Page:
How Easter Island Heads Got Their Massive Hats.
The stone heads on Rapa Nui, or Easter Island, are as massive as they are mysterious, and researchers have long sought to establish the meaning they held to the isolated people who erected them. Significant speculation has also gone into establishing exactly how those rock statues were created, and how they were given their stone hats, which are distinct from the heads themselves.
A group of researchers from Pennsylvania State University and Binghamton University, State University of New York, have proposed a solution for how those stone hats - each weighing several tons - were moved to the tops of the stone heads by the people of Rapa Nui hundreds of years ago, in the absence of any modern technological tools and given the small number of the remote island's inhabitants. They were likely transported using ropes and ramps, and a technique called parbuckling.
"The number of possible pukao emplacement methods is limited only by the human imagination. Examples of past ideas for pukao transport include sliding the pukao up a wooden ramp or gradually building a pile of stones beneath the pukao. The challenge is to move beyond merely possible transport methods and to identify a transport scenario that is consistent with variation in the archaeological record," Sean Hixon, lead author of a paper on the subject and current graduate student at Penn State University, said in a statement Monday.
The head statues are called moai and the hats, made of a different stone, are called pukao. Not all moai have pukao, and for their study, the researchers looked at 3D models of 50 pukao spread across the Pacific island, as well as 13 red scoria (the material of which the pukao are made) cylinders at a site called Puna Pau, the island's quarry where the pukao were made.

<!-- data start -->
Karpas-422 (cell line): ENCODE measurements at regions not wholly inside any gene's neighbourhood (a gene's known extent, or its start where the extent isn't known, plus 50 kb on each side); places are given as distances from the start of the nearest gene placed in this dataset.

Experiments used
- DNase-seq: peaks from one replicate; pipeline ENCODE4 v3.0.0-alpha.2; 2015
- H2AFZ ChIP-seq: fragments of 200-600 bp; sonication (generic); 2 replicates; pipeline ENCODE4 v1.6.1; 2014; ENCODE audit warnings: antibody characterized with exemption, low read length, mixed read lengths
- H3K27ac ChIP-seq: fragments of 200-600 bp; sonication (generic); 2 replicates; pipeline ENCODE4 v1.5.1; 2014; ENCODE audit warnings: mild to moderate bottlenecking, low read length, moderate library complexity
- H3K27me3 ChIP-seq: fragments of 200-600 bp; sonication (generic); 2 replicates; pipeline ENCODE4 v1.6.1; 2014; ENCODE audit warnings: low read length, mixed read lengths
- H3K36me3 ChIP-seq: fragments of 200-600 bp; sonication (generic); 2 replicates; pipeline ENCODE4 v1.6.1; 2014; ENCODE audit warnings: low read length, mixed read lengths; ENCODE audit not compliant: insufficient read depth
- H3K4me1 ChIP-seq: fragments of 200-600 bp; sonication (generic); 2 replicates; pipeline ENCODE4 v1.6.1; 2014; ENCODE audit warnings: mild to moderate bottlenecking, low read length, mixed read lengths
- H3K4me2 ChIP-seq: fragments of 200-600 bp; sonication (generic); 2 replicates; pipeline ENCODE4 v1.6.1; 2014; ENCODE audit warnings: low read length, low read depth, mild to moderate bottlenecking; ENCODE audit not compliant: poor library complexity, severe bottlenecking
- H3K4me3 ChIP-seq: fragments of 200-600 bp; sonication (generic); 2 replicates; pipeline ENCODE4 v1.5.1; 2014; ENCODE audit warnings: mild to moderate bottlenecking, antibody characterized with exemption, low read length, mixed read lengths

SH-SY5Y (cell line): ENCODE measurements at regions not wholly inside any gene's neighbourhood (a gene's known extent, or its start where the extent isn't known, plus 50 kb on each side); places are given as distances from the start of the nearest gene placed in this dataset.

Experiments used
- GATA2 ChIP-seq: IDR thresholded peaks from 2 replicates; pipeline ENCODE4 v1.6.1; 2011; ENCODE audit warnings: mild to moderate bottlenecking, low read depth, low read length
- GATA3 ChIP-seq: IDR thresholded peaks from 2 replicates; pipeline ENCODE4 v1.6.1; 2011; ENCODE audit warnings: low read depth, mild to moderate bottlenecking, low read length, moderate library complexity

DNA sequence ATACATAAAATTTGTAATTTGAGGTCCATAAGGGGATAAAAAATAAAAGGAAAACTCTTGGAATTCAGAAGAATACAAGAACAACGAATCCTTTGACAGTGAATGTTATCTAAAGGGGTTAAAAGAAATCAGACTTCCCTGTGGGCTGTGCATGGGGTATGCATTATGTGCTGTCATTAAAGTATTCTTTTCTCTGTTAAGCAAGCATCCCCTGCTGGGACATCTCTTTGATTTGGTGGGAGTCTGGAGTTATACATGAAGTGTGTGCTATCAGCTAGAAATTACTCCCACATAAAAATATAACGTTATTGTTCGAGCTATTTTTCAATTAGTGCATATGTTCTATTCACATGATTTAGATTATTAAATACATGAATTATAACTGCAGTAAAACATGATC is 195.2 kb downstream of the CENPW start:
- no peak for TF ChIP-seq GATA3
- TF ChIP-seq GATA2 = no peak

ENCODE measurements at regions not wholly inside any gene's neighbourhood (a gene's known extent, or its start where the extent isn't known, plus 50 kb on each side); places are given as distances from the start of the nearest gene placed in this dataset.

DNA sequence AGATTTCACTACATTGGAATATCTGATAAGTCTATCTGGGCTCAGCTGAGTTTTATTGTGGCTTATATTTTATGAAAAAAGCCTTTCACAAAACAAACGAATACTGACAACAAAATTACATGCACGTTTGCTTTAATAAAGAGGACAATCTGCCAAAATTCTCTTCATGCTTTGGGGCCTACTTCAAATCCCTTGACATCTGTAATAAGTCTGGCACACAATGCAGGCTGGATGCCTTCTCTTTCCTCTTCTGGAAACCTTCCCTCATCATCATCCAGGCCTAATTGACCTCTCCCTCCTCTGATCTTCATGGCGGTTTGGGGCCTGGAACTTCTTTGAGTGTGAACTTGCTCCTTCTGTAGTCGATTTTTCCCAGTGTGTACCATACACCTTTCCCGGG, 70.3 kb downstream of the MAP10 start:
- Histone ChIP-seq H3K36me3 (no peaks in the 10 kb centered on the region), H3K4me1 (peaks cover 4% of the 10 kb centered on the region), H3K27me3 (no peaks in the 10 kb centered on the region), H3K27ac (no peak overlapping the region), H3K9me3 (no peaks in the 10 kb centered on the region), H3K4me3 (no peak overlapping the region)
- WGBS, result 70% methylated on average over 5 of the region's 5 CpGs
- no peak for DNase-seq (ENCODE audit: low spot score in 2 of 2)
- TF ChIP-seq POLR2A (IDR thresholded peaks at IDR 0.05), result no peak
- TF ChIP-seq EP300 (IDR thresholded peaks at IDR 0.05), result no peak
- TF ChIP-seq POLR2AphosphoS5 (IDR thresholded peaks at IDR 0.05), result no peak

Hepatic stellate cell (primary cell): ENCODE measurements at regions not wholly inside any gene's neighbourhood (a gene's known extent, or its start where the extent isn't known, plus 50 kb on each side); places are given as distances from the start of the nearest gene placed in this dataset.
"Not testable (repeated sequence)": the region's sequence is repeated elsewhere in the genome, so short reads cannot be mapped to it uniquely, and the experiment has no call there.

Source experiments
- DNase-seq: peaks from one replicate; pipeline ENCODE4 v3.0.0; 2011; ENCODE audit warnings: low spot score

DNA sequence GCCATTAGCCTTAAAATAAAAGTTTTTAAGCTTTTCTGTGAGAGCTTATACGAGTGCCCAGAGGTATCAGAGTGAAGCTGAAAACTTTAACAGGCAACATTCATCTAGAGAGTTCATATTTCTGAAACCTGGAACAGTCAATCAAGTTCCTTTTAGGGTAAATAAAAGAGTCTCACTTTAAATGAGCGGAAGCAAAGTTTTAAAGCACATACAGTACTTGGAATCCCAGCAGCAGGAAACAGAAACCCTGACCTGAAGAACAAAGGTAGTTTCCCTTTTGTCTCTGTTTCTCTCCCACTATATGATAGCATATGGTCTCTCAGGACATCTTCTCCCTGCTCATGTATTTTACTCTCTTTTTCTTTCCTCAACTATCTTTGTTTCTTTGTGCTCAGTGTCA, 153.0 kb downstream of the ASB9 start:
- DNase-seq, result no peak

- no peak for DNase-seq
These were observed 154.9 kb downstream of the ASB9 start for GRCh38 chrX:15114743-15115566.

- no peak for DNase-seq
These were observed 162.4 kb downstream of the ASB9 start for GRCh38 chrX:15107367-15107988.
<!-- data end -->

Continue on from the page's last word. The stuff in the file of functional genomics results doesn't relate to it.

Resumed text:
"The answer, like that of our findings with the moai, show that Rapa Nui people were remarkably ingenious and found solutions that required the fewest resources and smallest effort to achieve their goals. In parbuckling, a line would have been wrapped around the pukao cylinder, and then people would have pulled the rope from the top of the platform," said Lipo. "This approach minimizes the effort needed to roll the statue up the ramp. Like the way in which the statues were transported, parbuckling was a simple and elegant solution that required minimum resources and effort," Carl Lipo, a professor of anthropology at Binghamton and coauthor of the study, explained.
The researchers also extended their findings and hypotheses to comment on the general interaction between the Rapa Nui people and their resources. It is theorized by some that the islanders prospered at first, but then, as their numbers grew, they couldn't manage the limited resources they had, and thus met their end.
"We conclude that activities of pukao production and transport did not require oversight by a centralized political authority, nor do they support notions of a large population that collapsed with 'ecological suicide' on Rapa Nui," they wrote in the paper's abstract.
Titled "The colossal hats (pukao) of monumental statues on Rapa Nui (Easter Island, Chile): Analyses of pukao variability, transport, and emplacement," (https://www.sciencedirect.com/science/article/pii/S030544031830195X) the paper was published online Thursday in the Journal of Archaeological Science.